Editor’s Note: Past|Present is a video series from The Star that travels through time to show how scenes Kansas City depicted in vintage postcards look today. Have a postcard you’d like to share with our team? Tell us about it here.
Fraternal organizations like the Oddfellows, Elks and Masons were a staple of American life in the late 1800s and early 20th century. They met in halls like the Scottish Rite Temple at 7th Street & Ann Avenue in Kansas City, Kansas.
The 1909 Gothic Revival style structure replaced the group’s original home, which had been destroyed by fire three years earlier. The new version was made of brick and limestone, most notable for the kind of crenelated parapets often found on medieval castles.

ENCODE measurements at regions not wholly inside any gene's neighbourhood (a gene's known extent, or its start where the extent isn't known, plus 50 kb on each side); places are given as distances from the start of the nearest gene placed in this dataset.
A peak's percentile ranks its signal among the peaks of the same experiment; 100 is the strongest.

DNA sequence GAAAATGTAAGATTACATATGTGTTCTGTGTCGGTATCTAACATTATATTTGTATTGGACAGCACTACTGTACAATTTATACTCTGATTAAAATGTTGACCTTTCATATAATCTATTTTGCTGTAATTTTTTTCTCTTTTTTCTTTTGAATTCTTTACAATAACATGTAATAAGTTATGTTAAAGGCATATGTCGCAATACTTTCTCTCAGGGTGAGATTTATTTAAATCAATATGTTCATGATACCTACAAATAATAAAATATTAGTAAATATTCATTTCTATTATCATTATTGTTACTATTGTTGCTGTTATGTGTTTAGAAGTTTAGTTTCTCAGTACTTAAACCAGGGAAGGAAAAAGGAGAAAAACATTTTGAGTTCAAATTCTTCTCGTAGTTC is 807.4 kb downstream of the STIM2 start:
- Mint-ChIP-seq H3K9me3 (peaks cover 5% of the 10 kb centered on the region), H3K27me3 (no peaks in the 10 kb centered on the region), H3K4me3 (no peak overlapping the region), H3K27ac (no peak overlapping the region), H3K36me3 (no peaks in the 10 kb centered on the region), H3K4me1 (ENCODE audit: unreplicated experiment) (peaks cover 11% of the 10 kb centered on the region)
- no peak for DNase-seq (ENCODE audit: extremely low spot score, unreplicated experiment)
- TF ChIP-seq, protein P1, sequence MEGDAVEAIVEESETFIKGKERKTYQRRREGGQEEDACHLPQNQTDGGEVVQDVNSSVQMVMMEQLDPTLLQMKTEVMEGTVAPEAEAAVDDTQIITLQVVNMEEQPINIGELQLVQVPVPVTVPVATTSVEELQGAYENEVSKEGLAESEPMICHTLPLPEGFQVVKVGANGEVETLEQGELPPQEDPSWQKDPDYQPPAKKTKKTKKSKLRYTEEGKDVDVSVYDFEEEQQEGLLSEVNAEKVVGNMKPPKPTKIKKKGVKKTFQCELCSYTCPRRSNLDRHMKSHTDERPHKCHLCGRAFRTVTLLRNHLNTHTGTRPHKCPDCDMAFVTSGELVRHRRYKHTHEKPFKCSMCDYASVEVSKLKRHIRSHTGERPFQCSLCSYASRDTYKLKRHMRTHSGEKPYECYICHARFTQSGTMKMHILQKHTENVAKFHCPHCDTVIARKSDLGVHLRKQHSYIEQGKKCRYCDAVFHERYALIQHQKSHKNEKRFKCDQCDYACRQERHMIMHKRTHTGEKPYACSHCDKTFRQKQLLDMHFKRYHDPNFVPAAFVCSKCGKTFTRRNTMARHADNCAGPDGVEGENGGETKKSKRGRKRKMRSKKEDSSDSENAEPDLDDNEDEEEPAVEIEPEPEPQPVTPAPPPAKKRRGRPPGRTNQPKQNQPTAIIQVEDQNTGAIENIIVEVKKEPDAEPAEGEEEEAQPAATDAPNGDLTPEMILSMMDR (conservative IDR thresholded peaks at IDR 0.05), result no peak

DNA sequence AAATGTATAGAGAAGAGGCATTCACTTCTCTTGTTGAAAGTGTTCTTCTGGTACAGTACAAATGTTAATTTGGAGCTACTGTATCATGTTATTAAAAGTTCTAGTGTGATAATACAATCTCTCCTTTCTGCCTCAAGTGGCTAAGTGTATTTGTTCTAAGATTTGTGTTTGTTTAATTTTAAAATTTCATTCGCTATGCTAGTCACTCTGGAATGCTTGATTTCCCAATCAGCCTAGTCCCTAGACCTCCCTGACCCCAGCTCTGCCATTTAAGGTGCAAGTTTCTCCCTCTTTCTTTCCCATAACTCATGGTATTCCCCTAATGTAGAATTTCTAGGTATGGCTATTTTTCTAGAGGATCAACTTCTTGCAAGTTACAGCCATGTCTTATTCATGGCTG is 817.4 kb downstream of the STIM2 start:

With its large meeting rooms and auditorium, the temple served, until Soldiers & Sailors Memorial Hall was built a few blocks away, as the largest “event space” in town.
It was the headquarters for Red Cross activity during WWI, and a center for relief operations after the catastrophic floods of 1951.
Today, slot machines are the main attraction inside what’s called the 7th Street Casino. The Wyandotte Tribe of Oklahoma bought the building in 1996 and reopened its doors to jackpot seekers in 2008.
Looking for more Kansas City history?
How the Darby Corporation in KCK helped the US win World War II
When the Kaw ran wild in 1951
A massive Masonic temple on the other side of the state line